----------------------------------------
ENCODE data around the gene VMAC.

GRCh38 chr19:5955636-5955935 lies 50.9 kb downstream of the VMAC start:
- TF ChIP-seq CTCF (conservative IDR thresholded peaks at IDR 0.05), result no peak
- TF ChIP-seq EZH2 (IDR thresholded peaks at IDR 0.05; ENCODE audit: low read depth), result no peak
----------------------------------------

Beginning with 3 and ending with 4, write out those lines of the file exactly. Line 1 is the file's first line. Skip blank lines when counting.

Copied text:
- TF ChIP-seq CTCF (conservative IDR thresholded peaks at IDR 0.05), result no peak
- TF ChIP-seq EZH2 (IDR thresholded peaks at IDR 0.05; ENCODE audit: low read depth), result no peak